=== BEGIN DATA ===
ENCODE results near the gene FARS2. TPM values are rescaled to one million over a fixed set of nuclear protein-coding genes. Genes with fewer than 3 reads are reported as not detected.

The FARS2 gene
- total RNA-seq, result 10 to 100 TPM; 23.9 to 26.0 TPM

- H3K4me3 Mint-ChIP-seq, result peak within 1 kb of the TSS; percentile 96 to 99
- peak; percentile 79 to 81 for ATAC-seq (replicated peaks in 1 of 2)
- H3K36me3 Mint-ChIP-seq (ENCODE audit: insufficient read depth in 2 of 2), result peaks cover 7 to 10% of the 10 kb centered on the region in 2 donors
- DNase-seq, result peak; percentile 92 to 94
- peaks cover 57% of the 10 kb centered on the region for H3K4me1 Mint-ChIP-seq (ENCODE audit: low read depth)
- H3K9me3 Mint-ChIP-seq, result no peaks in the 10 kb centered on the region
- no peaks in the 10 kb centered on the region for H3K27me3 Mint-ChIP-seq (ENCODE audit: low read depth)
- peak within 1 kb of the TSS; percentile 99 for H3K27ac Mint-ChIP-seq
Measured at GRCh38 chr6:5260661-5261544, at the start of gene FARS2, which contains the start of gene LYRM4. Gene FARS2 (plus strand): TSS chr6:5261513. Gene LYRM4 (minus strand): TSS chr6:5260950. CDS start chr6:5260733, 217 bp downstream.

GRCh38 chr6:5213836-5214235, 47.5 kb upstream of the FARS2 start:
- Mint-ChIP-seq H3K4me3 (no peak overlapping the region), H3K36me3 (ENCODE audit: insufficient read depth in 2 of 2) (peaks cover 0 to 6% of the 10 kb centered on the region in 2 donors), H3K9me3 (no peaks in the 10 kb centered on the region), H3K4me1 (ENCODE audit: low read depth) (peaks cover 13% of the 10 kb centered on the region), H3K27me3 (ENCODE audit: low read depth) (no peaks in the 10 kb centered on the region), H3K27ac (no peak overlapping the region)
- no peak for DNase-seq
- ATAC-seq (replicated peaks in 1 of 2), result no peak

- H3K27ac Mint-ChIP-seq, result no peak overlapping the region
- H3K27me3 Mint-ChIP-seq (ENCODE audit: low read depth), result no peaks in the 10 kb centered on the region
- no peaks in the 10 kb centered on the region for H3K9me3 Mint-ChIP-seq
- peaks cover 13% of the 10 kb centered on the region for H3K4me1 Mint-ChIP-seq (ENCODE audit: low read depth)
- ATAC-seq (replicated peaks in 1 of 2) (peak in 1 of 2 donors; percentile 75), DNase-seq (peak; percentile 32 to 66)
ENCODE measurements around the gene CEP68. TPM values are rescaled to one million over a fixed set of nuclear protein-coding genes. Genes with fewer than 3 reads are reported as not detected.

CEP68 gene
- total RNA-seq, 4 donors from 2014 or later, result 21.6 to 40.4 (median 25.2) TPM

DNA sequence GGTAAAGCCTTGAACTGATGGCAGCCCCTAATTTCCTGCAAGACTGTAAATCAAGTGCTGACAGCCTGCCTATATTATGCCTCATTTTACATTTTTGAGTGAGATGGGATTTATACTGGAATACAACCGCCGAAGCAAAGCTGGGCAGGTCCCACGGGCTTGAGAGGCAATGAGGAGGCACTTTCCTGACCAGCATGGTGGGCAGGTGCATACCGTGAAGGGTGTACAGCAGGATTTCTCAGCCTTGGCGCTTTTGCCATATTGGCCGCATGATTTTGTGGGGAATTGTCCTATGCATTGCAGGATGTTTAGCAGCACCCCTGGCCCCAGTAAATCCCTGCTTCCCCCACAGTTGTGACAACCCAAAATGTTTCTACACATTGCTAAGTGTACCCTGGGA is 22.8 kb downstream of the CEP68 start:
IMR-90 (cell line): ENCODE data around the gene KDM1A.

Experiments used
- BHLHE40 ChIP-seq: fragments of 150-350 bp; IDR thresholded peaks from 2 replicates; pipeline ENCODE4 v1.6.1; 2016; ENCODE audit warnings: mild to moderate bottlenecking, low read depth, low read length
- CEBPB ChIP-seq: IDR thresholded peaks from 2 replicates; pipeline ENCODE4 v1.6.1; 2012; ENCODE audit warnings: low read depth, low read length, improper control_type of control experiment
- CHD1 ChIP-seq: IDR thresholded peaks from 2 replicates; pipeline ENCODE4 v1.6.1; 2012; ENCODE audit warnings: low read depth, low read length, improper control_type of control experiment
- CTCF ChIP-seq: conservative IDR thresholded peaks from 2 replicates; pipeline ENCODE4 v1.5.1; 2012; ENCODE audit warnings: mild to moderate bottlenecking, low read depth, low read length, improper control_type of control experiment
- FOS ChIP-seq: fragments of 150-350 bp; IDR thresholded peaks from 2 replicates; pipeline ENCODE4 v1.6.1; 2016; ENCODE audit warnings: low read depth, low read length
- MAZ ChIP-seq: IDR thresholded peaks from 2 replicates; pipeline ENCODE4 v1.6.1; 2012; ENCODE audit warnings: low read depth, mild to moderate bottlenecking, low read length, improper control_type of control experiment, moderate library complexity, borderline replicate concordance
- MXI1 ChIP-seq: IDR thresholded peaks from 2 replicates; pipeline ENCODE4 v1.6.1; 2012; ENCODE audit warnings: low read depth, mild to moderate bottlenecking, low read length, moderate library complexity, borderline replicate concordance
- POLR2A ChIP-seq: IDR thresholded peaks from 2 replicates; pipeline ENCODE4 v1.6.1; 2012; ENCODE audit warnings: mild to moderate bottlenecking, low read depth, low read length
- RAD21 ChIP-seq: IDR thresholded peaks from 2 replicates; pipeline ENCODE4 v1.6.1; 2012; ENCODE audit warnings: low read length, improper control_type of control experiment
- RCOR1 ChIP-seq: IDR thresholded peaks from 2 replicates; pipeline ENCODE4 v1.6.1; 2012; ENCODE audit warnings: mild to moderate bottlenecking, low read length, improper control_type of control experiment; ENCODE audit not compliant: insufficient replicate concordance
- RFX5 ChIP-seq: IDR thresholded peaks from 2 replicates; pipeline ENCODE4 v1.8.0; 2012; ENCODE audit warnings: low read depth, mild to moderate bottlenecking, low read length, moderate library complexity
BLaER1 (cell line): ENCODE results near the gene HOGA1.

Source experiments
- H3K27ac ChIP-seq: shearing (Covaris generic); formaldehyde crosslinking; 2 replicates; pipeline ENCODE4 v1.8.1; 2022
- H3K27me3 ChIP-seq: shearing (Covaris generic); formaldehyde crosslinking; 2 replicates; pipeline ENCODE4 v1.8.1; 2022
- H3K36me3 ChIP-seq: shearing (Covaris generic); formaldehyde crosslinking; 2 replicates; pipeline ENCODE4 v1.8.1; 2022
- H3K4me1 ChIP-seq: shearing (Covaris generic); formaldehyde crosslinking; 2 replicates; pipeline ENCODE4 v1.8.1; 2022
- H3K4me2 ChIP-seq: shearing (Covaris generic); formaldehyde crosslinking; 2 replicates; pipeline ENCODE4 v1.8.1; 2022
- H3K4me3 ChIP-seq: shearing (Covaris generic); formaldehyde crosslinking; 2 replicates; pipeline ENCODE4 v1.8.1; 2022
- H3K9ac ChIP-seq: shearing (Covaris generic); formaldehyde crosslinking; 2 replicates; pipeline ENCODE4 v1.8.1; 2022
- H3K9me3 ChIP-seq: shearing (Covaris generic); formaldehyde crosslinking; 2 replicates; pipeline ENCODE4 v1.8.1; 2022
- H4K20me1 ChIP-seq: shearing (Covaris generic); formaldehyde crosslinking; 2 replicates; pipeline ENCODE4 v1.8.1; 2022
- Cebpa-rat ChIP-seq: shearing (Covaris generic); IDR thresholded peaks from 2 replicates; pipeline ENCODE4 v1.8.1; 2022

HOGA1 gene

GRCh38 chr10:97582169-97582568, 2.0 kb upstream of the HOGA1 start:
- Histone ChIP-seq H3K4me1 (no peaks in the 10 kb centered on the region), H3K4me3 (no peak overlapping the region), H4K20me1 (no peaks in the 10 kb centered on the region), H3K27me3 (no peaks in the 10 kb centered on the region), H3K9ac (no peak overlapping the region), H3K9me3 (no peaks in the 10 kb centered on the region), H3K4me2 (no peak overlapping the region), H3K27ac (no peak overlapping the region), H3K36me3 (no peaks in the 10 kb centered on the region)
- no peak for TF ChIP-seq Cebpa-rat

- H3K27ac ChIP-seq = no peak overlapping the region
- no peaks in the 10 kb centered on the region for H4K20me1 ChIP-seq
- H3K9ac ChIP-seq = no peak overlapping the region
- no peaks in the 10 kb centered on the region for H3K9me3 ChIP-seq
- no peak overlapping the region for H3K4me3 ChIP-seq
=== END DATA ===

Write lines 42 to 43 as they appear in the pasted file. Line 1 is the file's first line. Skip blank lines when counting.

- H3K27me3 ChIP-seq: shearing (Covaris generic); formaldehyde crosslinking; 2 replicates; pipeline ENCODE4 v1.8.1; 2022
- H3K36me3 ChIP-seq: shearing (Covaris generic); formaldehyde crosslinking; 2 replicates; pipeline ENCODE4 v1.8.1; 2022